Medical directors “define who they are based on how much they have achieved,” points out Thomas J. DeLong, PhD, of Harvard Business School, one of the experts quoted in our cover story about medical director burnout. How is achievement measured? Sometimes, medical directors are hopelessly caught up in the business of managed care, a long way from doing the sorts of things that drew them into medicine in the first place.
“It’s like getting in a rut with nowhere to go,” says Abbie Leibowitz, MD, a former chief medical director at Aetna. “That is a bigger contributor to burnout than the stress. It’s not that the job is typically so overwhelming; it’s a much different level of stress than practicing medicine.”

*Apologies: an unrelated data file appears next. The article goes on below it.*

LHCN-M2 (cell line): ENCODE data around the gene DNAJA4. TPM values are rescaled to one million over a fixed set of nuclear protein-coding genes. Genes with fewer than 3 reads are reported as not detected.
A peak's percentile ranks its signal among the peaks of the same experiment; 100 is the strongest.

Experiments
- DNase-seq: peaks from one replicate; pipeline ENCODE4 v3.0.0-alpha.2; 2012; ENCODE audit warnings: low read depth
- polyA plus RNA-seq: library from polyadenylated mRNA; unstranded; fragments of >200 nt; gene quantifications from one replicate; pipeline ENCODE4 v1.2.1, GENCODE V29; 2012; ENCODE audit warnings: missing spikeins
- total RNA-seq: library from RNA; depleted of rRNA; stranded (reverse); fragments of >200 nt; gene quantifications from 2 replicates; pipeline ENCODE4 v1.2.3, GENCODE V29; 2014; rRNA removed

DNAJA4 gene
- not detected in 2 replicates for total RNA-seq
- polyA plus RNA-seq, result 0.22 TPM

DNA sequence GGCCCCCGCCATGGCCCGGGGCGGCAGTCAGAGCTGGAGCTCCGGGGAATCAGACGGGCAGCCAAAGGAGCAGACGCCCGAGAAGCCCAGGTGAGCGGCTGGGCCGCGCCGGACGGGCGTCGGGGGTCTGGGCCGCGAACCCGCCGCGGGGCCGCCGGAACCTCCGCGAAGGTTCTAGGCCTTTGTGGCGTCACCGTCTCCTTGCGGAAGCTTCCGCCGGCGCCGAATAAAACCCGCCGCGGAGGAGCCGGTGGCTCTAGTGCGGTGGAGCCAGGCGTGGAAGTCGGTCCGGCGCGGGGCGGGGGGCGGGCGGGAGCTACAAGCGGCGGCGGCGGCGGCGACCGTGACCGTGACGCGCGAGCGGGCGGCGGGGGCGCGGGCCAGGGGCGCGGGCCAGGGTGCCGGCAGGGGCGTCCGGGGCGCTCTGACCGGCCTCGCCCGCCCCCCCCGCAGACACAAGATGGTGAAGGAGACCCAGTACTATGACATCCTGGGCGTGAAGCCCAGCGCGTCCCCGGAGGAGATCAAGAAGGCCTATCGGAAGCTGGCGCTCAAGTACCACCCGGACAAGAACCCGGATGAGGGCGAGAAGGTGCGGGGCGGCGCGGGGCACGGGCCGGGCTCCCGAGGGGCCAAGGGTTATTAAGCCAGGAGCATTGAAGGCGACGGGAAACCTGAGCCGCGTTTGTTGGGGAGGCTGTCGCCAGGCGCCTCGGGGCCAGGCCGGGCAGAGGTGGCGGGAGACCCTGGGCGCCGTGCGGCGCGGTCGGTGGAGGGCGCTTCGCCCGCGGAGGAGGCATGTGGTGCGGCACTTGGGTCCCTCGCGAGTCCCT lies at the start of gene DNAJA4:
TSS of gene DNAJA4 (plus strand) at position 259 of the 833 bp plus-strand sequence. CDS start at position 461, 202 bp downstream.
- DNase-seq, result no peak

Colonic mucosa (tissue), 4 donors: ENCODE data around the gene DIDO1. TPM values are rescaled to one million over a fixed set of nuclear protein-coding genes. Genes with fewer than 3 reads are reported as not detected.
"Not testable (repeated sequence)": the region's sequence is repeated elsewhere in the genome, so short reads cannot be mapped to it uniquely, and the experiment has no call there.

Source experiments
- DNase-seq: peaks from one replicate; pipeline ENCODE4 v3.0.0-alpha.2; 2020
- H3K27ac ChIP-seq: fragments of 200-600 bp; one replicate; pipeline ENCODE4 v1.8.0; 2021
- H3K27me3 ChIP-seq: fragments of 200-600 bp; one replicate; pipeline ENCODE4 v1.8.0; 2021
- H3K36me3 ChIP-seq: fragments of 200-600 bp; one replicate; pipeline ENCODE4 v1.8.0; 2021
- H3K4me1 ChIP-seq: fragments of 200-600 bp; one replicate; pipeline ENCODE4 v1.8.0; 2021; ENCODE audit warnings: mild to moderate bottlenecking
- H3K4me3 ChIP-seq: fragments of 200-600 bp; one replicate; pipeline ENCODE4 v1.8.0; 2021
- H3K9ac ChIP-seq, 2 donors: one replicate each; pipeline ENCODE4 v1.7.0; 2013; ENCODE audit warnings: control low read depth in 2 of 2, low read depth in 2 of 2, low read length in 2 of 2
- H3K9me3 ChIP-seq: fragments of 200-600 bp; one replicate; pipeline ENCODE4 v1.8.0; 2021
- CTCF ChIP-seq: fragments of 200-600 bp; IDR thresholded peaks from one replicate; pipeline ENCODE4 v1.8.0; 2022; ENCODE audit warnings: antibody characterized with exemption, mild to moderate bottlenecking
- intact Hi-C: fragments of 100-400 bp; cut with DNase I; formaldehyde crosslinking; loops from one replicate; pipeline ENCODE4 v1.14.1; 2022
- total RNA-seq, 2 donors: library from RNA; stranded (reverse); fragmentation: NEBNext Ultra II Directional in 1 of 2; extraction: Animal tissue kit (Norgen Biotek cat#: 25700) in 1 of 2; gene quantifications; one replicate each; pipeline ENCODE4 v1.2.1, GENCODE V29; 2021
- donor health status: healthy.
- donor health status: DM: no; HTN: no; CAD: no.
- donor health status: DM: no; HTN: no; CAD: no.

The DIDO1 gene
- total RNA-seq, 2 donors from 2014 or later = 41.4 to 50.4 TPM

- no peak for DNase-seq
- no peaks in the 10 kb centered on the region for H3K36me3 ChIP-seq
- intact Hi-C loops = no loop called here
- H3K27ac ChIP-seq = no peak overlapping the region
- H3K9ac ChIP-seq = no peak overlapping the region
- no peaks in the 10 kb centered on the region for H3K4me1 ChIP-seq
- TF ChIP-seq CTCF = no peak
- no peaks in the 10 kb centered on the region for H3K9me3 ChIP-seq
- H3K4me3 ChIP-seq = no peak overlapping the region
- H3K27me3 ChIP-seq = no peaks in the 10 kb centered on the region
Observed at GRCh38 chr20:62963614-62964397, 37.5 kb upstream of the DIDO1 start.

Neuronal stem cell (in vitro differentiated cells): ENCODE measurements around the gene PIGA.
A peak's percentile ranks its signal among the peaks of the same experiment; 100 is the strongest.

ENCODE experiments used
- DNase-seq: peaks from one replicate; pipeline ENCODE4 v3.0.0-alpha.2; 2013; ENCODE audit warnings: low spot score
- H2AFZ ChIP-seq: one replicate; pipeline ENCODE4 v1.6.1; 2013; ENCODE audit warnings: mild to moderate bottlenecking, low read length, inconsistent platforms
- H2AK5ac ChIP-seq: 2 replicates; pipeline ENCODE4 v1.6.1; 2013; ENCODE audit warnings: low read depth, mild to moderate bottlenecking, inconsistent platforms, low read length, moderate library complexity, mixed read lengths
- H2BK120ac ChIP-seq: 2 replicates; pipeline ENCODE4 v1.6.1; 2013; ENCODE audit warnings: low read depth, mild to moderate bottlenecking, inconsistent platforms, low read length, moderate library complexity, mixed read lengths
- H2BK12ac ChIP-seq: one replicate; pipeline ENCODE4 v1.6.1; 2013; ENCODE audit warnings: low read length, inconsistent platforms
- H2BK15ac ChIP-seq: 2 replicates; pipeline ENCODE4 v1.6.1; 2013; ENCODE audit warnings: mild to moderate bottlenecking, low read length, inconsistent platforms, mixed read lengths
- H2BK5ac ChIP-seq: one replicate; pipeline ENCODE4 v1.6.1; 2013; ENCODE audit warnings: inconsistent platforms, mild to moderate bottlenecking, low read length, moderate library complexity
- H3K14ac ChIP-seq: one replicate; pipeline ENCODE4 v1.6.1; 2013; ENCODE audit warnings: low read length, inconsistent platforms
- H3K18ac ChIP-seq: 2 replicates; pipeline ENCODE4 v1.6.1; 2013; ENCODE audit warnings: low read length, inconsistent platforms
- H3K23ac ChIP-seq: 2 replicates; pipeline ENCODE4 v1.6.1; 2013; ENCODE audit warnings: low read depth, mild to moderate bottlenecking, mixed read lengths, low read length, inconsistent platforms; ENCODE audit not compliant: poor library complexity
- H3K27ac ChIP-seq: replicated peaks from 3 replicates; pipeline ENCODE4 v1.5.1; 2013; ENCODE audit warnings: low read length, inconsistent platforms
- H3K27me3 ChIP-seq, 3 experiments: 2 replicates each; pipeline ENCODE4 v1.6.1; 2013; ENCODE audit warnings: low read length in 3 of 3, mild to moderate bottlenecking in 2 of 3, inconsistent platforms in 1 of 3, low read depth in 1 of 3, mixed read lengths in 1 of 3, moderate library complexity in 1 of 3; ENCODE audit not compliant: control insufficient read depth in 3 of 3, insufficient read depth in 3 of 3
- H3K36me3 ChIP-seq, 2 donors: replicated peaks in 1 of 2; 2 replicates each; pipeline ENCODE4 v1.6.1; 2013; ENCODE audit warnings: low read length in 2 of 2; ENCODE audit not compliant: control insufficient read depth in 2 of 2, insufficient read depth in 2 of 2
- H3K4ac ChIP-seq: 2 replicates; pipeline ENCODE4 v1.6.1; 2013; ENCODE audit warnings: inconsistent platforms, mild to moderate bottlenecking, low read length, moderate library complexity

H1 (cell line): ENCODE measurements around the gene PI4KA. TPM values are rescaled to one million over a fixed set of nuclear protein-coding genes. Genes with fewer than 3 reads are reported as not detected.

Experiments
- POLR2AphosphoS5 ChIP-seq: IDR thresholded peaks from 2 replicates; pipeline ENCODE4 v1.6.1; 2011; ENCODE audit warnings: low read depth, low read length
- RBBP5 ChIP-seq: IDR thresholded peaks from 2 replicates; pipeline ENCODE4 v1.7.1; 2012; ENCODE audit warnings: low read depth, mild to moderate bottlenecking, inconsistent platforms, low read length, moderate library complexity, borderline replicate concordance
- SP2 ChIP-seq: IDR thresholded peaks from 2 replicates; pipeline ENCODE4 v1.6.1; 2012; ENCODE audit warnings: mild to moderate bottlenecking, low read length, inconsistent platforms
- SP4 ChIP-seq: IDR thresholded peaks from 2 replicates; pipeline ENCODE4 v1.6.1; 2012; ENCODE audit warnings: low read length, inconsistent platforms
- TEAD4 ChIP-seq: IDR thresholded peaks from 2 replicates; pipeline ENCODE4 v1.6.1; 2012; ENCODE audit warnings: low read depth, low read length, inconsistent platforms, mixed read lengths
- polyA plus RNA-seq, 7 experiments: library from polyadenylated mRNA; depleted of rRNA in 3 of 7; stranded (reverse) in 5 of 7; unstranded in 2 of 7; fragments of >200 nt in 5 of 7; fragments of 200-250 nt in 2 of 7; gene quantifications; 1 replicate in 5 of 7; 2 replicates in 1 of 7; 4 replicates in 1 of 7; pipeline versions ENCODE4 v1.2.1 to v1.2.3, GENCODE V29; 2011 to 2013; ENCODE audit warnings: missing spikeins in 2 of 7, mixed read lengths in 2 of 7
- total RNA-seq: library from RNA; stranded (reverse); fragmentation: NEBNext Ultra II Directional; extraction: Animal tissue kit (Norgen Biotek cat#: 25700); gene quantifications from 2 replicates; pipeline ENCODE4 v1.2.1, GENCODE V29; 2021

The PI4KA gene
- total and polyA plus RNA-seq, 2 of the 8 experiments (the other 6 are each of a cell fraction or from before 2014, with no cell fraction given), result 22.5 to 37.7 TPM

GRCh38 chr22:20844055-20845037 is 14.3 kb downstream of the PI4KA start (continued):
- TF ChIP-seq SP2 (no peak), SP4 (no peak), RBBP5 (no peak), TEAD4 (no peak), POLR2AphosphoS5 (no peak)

If new and interesting challenges are part of the cure, then help is on the way, and one need look no further than our current issue. Medical directors (as well as pharmacy directors and other clinician executives at health plans) will need to decide what to do about new anti-obesity drugs, and how to improve rates for taking the vaccine for the human papillomavirus, which causes several cervical cancers.
Meanwhile, though, take care of yourself. Even though there’s no official diagnosis for burnout, it’s real. “If the depression or anxiety is intense, that would be a sign that the burnout might have precipitated a psychiatric disorder or be the consequence of a disorder that was not previously recognized,” says Philip R. Muskin, MD, professor of clinical psychiatry at Columbia University and a distinguished life fellow of the American Psychiatric Association.
And “psychiatric disorders are .... not in the ether,” he adds. “They are not something wrong with your moral fiber. They should be respected in the way they are treated.”